On Wall Street, information is power. Investors increase their potential to profit by knowing more than the person on the other side of each transaction. But some unscrupulous folks don't stop at simply gathering better intelligence. They aim to cash in by spreading lies that mislead and misdirect ordinary investors like you -- making themselves rich at your expense. With persistence and a little know-how, you can protect yourself, your friends and family, and your money from making these kinds of costly mistakes.
"IF YOUR MOTHER SAYS SHE LOVES YOU, CHECK IT OUT."
-- From a sign on the wall at the City News Bureau of Chicago, as quoted by Newton Minow in the Chicago Tribune.
The first and best way to fight misinformation: Stop implicitly trusting anything and everything you read -- especially if you only read it once, from one source. If you find something new, unexpected, or surprising online, ask yourself the following questions.
1. Where did this information come from?
Here's a quick checklist to run down. None of these alone guarantee that what you're reading is accurate, but their absence should make you especially wary:
- Can you tell where the information came from? Can you follow it back to its original source?
- Does it come from a source you recognize and trust?
- Does that source have a place where you can see the names of the people behind it, and get in touch with them?
- Is it labeled as impartial news, or as a statement of opinion?
- Does the source have a long, established track record of accuracy? Does it promptly print corrections when it makes an error?
2. Where did they get the information from?
Did the place where you got this information speak to an actual person, or are they reporting a rumor from a message board? Direct sources are better than second- or third-hand ones. Sources willing to give their names and go on the record are better than anonymous ones. Multiple sources are better than single ones.
Pay attention when newspapers, magazines, or web sites tell you where they got their information from -- i.e.,This story was sourced from interviews with more than two dozen officials, executives, and people directly involved vs. two people familiar with the matter said [X]. These disclosures provide clues and cues to tell you how much weight you should give to each piece of information.
Most reputable reporters won't present anything as an indisputable fact unless they can get at least two different people to back it up independently. If the information they're reporting comes from only one person, or if they heard different stories from different people they talked to, they'll tell you. If you don't see this kind of information in what you're reading, proceed with caution.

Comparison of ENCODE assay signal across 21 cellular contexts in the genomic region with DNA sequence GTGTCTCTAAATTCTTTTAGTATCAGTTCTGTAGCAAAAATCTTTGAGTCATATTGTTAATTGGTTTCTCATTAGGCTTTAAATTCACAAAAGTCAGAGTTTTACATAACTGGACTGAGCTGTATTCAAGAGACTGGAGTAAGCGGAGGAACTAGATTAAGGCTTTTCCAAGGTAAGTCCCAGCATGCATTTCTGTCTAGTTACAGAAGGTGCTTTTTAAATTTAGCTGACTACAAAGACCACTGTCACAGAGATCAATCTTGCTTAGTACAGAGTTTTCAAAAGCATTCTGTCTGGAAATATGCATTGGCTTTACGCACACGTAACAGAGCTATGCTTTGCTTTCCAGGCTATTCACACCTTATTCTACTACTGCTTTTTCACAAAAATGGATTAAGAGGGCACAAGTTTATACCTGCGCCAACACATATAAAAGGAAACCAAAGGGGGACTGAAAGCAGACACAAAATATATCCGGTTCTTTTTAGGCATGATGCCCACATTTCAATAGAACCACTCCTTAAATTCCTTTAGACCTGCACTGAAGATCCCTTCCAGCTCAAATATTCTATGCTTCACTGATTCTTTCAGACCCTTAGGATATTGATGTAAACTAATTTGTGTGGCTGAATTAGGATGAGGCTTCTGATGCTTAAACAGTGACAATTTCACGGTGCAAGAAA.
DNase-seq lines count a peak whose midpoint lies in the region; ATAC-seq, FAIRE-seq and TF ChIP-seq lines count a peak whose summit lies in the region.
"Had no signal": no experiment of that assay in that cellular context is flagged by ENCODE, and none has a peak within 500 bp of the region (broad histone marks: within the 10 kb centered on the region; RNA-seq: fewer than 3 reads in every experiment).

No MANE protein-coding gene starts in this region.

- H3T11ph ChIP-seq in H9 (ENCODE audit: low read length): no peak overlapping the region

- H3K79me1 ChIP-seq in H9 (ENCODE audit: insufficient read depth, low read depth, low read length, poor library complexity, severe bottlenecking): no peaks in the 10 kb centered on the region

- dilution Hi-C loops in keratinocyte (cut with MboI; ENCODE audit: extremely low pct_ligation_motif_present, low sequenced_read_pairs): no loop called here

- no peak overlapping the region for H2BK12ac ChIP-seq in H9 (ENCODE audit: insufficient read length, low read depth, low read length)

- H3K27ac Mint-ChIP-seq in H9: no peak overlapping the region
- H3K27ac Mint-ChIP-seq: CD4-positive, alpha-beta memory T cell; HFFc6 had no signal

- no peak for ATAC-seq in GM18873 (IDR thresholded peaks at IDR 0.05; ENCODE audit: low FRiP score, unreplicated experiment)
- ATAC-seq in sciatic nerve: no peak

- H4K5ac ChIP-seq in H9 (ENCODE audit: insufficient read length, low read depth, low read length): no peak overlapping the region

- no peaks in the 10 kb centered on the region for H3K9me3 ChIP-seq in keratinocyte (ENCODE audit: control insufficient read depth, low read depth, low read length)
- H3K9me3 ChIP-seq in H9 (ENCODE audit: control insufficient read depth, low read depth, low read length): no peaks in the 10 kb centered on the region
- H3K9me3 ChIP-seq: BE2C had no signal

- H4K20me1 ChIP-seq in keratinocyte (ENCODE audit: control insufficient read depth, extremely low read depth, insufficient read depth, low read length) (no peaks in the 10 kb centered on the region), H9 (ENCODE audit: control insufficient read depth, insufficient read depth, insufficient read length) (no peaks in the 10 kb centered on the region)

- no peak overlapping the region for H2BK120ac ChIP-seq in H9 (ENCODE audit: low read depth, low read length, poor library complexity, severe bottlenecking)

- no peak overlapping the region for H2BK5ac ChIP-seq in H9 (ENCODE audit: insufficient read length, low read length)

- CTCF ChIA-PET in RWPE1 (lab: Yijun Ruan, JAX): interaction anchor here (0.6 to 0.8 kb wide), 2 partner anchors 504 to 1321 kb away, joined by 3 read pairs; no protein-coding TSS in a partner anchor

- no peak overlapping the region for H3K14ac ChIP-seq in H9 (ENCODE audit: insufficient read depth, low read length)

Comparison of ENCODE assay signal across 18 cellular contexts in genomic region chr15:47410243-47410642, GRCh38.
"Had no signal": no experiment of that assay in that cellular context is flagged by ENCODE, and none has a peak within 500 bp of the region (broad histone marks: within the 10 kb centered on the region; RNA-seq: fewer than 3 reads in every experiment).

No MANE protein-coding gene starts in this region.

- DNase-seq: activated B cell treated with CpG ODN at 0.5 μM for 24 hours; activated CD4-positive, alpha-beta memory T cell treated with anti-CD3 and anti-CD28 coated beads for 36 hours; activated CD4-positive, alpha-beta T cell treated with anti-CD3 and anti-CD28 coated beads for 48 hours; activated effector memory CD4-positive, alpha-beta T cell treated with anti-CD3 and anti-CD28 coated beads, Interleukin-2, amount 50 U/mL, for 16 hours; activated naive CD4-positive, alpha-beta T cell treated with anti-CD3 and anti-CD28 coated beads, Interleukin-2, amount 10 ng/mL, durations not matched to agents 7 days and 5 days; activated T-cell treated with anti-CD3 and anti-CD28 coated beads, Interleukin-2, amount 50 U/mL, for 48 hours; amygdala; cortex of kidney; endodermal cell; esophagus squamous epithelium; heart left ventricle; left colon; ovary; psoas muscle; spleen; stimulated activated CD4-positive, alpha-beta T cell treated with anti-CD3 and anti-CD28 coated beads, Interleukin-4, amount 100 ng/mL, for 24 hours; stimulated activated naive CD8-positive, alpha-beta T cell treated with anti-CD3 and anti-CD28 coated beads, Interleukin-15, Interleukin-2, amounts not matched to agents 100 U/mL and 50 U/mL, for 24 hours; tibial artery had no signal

3. Can I find this information anywhere else?
Are other reputable sources reporting this information? Where did they get their facts? Are they citing the same source or sources as the original place you found the information, or have they verified it on their own? The more places that verify information, and the more different sources that confirm it, the more reliable it tends to be.
4. How could I find out for myself whether this is true?
If someone's quoted in a story, can you look them up online to make sure they exist? What impartial evidence would prove that the thing you just read is true or false? Are there experiments people could run, or data they could gather, that would bear it out? Where could you go to find that information yourself?
5. How far removed is this information from primary sources?
Are you looking directly at a company's balance sheet to see the actual numbers, or just reading someone else's interpretation of those numbers? Are you reading a direct quote from someone who observed the facts firsthand, or a rumor or paraphrase of that information from someone else? The farther you get from a primary source, the less you should implicitly trust what you read.
6. Does this really show what I think it shows?
Plenty of photos and videos get spread online with false descriptions and context. They may have taken place years ago, in entirely different parts of the world, involving wholly different groups of people than the way they're described. Before you reach any snap judgment based on an image, examine it carefully for clues that can help you verify where and when it came from.
Try running a reverse image search on a copy of the picture to see if you can trace it to its original source. As for videos, do they have sound? Can you clearly hear the language being spoken, read street signs or shop signs, or identify uniforms? The less information an image or video contains, the easier it is to take out of context.
Charts and graphs can have the same judgment-sapping effect; studies show that we're more likely to trust information in charts than in tables. Unfortunately, even the sharpest experts can sometimes misread what a chart's actually saying, especially if they're eager to back up a point of view they already hold. When you see charts or graphs online, look carefully at their fine print and tiny labels. Trace them back to their original source. (If you can't do that, don't trust 'em.) And draw your own conclusions from a careful look at the data, rather than letting someone else's summary do that work for you.